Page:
Seminar will be in person, but can be accessed virtually: https://mcgill.zoom.us/j/83908596819?pwd=Sm1XUlhVVEZRcVBMVkJkby91cEc5QT09
Although the history of mechanochemistry goes back centuries, with the rapid growth of articles about it, it is becoming clear that this once obscure discipline is becoming increasingly mainstream. There are many reasons for this, some are interested in improved laboratory safety as well as simpler, cheaper reaction procedures that allow for more efficient use of research time resulting in increased productivity. Many of the fundamental principles that govern this technique are still absent from the literature, especially with respect to organic synthesis. We recently developed capabilities for performing organic mechanochemical reactions under a variety of unique conditions. This approach offers an opportunity for strengthening the fundamental understanding of the energetics in mechanochemical systems especially for stereoselective reactions. What we have learned over years is that many of the fundamental rules that govern solution-based reactions also govern mechanochemical reactions. During this presentation, we will unlock some of the secrets of mechanochemical processes, to have a better understanding of when these reactions behave similar to traditional solution-based reactions and when they are wildly different.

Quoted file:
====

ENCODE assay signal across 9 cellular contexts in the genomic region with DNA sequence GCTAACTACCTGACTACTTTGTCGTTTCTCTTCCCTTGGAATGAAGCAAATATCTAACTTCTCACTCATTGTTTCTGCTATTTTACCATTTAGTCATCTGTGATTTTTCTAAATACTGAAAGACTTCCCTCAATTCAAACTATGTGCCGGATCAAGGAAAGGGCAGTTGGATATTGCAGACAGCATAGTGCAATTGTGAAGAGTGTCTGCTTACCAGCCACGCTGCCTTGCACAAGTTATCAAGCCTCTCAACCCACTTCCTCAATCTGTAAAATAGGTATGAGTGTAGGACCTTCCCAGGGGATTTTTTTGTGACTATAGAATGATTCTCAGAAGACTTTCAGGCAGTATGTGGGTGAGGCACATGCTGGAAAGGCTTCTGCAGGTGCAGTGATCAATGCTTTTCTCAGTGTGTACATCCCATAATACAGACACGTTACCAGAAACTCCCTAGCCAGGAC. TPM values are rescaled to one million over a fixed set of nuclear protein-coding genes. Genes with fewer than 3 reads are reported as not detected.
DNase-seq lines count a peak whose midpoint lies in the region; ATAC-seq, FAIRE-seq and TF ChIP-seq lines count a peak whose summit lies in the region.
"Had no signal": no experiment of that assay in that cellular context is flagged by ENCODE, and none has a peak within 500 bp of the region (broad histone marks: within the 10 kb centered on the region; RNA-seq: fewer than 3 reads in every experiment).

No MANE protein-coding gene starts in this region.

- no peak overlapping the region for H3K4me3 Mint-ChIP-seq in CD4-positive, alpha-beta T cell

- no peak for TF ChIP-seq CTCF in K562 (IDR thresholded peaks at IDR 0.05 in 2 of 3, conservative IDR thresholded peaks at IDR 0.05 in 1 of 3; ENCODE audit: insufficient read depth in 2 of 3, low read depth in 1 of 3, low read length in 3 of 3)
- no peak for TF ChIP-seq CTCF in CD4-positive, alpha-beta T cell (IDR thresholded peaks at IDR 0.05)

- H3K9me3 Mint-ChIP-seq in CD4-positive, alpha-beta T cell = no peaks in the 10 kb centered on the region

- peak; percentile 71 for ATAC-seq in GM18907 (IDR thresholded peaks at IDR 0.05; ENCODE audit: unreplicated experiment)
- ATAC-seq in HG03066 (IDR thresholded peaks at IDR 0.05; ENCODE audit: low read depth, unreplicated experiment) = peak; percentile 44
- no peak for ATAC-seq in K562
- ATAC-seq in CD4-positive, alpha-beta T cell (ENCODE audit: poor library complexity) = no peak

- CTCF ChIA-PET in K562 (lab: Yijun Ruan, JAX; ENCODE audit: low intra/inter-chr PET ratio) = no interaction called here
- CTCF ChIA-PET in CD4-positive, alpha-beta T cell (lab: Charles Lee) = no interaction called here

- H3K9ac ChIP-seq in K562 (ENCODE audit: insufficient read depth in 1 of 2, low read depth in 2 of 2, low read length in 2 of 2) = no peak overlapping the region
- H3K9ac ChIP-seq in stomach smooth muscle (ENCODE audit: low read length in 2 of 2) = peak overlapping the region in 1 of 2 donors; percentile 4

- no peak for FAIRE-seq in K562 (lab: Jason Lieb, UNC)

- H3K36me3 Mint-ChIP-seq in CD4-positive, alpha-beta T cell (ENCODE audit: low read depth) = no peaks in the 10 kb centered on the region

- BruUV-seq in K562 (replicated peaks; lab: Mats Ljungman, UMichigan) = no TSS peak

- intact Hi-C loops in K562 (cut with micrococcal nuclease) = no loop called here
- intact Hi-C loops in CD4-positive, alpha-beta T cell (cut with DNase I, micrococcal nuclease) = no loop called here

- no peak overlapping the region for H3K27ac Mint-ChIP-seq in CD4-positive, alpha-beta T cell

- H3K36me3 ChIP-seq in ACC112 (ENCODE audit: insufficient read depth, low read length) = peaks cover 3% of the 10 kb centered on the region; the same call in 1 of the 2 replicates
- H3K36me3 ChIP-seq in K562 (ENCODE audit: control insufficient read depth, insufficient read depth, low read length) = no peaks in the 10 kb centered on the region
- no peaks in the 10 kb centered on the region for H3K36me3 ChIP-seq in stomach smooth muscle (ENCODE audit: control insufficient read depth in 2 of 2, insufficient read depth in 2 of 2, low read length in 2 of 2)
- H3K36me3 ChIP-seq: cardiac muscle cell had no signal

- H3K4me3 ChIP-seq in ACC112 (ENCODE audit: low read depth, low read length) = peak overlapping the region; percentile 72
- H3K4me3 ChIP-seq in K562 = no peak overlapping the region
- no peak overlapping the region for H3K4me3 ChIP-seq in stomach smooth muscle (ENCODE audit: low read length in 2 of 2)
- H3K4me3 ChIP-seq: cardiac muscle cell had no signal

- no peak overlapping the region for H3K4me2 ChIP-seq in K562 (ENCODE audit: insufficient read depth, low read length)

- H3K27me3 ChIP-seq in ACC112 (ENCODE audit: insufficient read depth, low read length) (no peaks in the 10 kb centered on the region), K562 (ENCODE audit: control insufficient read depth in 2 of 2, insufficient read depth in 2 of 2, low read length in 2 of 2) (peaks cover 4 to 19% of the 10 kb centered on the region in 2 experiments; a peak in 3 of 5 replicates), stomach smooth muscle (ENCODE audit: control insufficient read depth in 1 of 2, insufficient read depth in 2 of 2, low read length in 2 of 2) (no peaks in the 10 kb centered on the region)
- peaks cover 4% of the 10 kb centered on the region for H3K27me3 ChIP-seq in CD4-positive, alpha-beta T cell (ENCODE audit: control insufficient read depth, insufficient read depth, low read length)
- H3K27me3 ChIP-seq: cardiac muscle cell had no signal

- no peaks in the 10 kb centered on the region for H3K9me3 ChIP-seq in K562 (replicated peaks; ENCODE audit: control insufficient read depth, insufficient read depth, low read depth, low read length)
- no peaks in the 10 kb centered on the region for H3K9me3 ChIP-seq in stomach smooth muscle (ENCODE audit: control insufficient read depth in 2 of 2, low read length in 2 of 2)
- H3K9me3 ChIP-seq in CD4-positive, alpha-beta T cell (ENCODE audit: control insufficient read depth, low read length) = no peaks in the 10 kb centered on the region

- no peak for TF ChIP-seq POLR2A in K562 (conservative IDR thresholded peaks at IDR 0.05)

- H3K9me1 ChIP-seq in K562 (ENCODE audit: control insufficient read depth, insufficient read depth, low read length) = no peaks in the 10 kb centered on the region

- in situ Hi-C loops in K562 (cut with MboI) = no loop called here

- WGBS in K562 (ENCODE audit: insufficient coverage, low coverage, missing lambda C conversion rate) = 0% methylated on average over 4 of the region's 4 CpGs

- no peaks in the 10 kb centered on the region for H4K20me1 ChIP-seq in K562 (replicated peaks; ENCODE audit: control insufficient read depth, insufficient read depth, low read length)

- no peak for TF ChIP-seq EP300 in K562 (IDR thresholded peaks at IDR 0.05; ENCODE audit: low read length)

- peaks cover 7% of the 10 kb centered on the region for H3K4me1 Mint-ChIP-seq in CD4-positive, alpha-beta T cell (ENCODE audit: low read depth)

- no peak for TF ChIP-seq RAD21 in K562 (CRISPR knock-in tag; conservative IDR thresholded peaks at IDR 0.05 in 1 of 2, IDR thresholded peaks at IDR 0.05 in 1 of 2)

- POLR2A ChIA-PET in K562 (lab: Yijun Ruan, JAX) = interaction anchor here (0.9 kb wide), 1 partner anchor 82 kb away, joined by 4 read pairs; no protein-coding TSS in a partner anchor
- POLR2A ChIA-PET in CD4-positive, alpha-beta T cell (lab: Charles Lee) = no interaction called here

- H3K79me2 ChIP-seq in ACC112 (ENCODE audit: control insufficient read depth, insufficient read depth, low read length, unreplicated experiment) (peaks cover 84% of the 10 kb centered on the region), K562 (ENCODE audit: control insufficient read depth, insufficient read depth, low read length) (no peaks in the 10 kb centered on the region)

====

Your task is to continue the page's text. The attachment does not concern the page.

James Mack is a professor of chemistry with interests in the development of environmentally benign chemical reactions. After completing his Bachelor’s degree at Middlebury College (1995), he was awarded a New England Board of Higher Education Scholarship and earned his doctoral degree at the University of New Hampshire, studying the derivations of fullerenes under the supervision of Glen P. Miller (2000). After earning his doctoral degree, he was a postdoctoral fellow with Lawrence T. Scott developing a bench top synthesis of fullerenes and nanotubes using corannulene based building blocks. He joined the faculty as an Assistant Professor at the University of Cincinnati (2003), was promoted to the rank of Associate Professor with tenure (2009) and promoted to the rank of Professor (2016). His research has been featured in the New York Times, Chemical and Engineering News and Chemistry and Industry. In addition to his research accomplishments, he received recognition for his mentorship and service by both graduate and undergraduate students. More recently, he was appointed the Divisional Dean of Natural Science in the College of Arts and Science.